Today, we’ve got some sweet spoilers for Magic 2019, which Wizards of the Coast has graciously shared with us. They showcase what a particular color pair is all about in M19, so let’s talk color pairs.

Every color pair has certain touchstones it regularly returns to. Blue-Red often rewards players for casting instants, sorceries, and artifacts. Green-Black tracks graveyards and counters. White-Red encourages going wide and attacking. Today, let’s talk about White-Black and how it cares about gaining life. And then let’s show off four M19 cards which play into the theme.

(If you wanna jump to the spoilers immediately, I feel you. They’re three sections down. If you see a card you’ve never seen before, you’ve probably reached your destination.)

The Origins of White/Black

White/Black rewarding lifegain might be a very familiar archetype, but that’s a relatively recent development. White/Black has only been spotlighted in three sets: Apocalypse, Guildpact, and Gatecrash (and a little bit in Khans of Tarkir). Enemy color pairs were intentionally underdeveloped for much of Magic’s history (to showcase that allies play better and more often together). 2012’s Innistrad began the era where most sets consistently have ten multicolor signpost uncommons, and that’s where white/black’s identity and mechanics really started being explored outside of the Orzhov Guild. But let’s go back to the very beginning: Alpha.

The Early Days of Draining and Gaining

Black and White have been gaining life since Alpha’s Drain Life and Healing Salve. Black stole life from enemies whereas white generated its from mana (green did the same in cards like Stream of Life). However, it took quite some time for the colors to combine forces.

Mirage and Visions introduced the first white/black cards (that weren’t also blue), but Circle of Despair, Purgatory (the first WB card to involve paying life), and Righteous War didn’t introduce a consistent theme to the color pair. WB gained another card in Tempest’s Selenia, Dark Angel, but it wasn’t until 2001’s Apocalypse (seven years after Alpha’s release) that white-black got its first widespread support. Death Grasp and Putrid Warrior were the first cards to both gain and drain life. Sure, lifegain wasn’t a theme, but Apocalypse provided the first glimmers of what would become perhaps the most consistent white/black theme. Scourge’s Edgewalker provided the first white-black tribal support (and spoilers, we’ve not seen much WB Cleric tribal support since), though we have seen WB tribal again in Khans of Tarkir’s warriors and Amonkhet’s zombies. Edgewalker was also the only white/black card released between 2001’s Apocalypse and 2006’s Guildpact.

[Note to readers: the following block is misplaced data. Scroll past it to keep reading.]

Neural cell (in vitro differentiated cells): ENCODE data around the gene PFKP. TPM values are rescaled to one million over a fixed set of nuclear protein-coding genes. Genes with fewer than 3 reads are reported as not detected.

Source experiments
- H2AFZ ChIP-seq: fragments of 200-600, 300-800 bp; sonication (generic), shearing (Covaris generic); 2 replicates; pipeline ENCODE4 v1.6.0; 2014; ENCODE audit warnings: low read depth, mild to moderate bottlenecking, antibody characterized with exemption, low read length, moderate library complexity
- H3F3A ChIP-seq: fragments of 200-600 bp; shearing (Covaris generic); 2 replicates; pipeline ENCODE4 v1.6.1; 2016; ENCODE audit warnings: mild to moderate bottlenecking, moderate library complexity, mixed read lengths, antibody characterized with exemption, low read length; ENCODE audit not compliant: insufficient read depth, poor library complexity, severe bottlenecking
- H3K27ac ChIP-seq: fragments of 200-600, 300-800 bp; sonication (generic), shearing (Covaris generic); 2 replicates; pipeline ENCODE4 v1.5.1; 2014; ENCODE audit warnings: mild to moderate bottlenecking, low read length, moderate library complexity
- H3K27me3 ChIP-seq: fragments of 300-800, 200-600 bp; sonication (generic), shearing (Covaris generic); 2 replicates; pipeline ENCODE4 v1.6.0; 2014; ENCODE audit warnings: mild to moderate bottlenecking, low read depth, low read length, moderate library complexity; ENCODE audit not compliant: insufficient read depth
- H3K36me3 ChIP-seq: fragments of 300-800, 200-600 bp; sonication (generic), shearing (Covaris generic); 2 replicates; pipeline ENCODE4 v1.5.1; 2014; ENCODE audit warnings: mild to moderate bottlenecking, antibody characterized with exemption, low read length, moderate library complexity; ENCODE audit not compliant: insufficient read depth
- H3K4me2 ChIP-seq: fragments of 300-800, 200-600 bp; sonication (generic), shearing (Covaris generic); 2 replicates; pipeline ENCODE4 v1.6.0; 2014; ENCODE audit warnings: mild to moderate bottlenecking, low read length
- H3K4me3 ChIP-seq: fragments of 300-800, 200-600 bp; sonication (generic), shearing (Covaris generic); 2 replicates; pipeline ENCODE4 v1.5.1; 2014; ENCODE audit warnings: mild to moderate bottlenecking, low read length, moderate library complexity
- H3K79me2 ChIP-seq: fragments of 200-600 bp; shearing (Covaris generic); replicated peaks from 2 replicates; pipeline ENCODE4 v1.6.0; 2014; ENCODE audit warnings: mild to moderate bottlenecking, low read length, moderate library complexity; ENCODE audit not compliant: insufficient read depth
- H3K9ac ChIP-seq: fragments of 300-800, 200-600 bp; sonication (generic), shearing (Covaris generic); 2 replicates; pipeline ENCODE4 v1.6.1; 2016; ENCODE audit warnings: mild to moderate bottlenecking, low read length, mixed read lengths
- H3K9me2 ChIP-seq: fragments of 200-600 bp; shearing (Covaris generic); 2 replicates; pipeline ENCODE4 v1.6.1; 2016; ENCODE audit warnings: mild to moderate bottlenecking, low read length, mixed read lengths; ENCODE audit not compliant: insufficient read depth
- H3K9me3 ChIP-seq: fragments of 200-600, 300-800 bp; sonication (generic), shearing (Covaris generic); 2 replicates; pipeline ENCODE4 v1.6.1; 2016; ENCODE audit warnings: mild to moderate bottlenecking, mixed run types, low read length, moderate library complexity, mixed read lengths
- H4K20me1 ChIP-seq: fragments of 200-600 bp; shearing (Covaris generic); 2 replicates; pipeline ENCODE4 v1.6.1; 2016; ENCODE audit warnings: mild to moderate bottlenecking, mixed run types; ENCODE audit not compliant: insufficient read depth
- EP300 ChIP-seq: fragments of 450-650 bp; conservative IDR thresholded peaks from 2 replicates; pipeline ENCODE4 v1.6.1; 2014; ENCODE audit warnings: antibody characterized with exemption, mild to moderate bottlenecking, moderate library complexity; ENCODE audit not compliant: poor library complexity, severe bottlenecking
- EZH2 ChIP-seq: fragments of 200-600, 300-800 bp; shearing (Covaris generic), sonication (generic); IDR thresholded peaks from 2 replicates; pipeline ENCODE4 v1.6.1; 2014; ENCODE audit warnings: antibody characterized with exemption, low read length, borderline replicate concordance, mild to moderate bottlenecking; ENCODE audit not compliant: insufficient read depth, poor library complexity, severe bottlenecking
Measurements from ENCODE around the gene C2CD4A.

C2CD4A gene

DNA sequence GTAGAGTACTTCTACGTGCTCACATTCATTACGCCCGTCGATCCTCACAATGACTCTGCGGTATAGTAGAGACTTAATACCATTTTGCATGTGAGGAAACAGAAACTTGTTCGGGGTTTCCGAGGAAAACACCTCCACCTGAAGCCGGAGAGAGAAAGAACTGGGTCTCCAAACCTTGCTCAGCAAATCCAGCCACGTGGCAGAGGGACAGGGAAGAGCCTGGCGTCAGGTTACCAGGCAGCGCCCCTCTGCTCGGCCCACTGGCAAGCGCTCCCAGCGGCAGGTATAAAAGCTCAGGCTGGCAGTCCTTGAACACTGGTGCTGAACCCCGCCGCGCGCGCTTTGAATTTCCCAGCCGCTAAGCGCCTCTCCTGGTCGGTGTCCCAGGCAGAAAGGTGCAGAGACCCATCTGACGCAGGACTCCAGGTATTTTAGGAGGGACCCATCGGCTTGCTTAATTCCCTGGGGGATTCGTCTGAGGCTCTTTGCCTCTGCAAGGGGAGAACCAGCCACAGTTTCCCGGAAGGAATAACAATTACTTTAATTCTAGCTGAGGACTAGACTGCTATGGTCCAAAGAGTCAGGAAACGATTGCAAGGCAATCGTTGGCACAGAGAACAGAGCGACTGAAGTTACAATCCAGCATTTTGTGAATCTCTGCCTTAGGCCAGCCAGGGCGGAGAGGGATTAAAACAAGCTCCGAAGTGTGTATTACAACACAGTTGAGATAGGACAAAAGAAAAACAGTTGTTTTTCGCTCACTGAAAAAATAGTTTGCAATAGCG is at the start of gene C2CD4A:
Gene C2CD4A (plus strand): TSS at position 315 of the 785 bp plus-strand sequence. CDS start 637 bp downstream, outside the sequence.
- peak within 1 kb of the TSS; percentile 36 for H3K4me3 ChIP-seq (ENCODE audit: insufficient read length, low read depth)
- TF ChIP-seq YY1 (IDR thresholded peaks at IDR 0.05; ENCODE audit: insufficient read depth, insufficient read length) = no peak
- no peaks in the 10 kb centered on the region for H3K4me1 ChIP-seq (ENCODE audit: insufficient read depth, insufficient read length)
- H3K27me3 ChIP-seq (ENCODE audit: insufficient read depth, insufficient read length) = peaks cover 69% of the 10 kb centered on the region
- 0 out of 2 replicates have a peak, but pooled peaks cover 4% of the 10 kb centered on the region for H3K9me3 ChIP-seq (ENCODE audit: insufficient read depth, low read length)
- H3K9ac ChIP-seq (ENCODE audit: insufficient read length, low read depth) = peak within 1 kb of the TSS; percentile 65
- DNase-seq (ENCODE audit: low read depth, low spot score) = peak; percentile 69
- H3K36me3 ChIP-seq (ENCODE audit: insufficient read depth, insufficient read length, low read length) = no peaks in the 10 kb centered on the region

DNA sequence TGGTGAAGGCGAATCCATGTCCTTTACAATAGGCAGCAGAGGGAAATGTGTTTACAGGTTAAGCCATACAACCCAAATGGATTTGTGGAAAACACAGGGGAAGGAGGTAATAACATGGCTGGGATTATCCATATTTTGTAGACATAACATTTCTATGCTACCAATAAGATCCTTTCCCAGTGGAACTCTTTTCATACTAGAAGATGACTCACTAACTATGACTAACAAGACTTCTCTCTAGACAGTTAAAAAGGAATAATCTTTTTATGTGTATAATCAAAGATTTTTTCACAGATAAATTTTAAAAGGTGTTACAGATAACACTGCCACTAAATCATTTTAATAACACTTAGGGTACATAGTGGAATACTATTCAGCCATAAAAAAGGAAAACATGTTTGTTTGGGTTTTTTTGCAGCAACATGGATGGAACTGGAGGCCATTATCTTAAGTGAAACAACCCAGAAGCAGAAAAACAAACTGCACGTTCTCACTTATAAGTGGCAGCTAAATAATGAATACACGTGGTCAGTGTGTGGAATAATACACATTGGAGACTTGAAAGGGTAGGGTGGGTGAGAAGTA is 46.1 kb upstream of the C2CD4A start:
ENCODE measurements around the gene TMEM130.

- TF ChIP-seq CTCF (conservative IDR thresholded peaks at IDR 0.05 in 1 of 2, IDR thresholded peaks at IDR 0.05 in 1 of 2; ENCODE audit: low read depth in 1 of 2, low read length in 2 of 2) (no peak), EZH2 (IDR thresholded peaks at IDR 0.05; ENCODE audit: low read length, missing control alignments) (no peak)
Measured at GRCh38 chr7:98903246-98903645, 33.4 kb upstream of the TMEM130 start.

The pieces of white/black were slowly coming together from 1993 to 2006. Today, WB is the color pair which bleeds opponents to death, usually a single point at a time. We saw the first half of this in Exodus’s Soul Warden, the other half in Mirrodin’s Disciple of the Vault, and both components combined in Champions of Kamigawa’s Thief of Hope. It was finally in Guildpact, the second time white/black was heavily featured, that this theme was incorporated into white and black concurrently. Cards like Agent of Masks, Blind Hunter, Ghost Council of Orzhova, Mourning Thrull, Orzhov Guildmage, and Pillory of the Sleepless all bled your opponent to death, draining one life point at a time (well, two in the case of Blind Hunter). There was no mechanic or reward for this other than the inherent benefit of draining life, but this was the real genesis of the color pair’s identity.

From Dissension to Today

Moving forward, Eventide introduced several white/black creatures with lifelink (a keyword which had only been introduced the previous year in Future Sight): Voracious Hatchling, Nip Gwyllion, Nightsky Mimic, and Divinity of Pride. Magic 2011 introduced Ajani’s Pridemade, the classic contemporary lifegain reward which would go on to be a powerful component of lifegain decks in Magic 2015 and Iconic Masters. Scars of Mirrodin and Innistrad introduced easy engines for taxing your opponents in Suture Priest, Falkenrath Noble, and Blood Artist. This all came to a head in Gatecrash, where Extort debuted as the first mechanic to specifically drain your opponents to death.

After Gatecrash, cards like Servant of Tymaret, Underworld Coinsmith, Scholar of Athreos, and Sentry of the Underworld played into the lifegain theme, either draining life or encouraging you use lifegain to offset a life payment. Battle for Zendikar was the first set to have an explicit lifegain mechanical theme without a keyword: Serene Steward and Cliffhaven Vampire formed the basis of the archetype, enabled by cards like Vampire Envoy and Stone Haven Medic.

From Battle for Zendikar to Ixalan, every block has had at least some nod to white/black draining life (Dominaria has repeatable life loss, but no W/B drain card). Pious Evangel, Campaign of VengeanceKambal, Consul of Allocation, and Wayward Servant all nodded to the theme. WB Vampires in Ixalan were explicitly based around this theme with lifelink and lifegain scattered across the two colors and cards like Famished Paladin and Glorifier of Dusk relying upon it to function.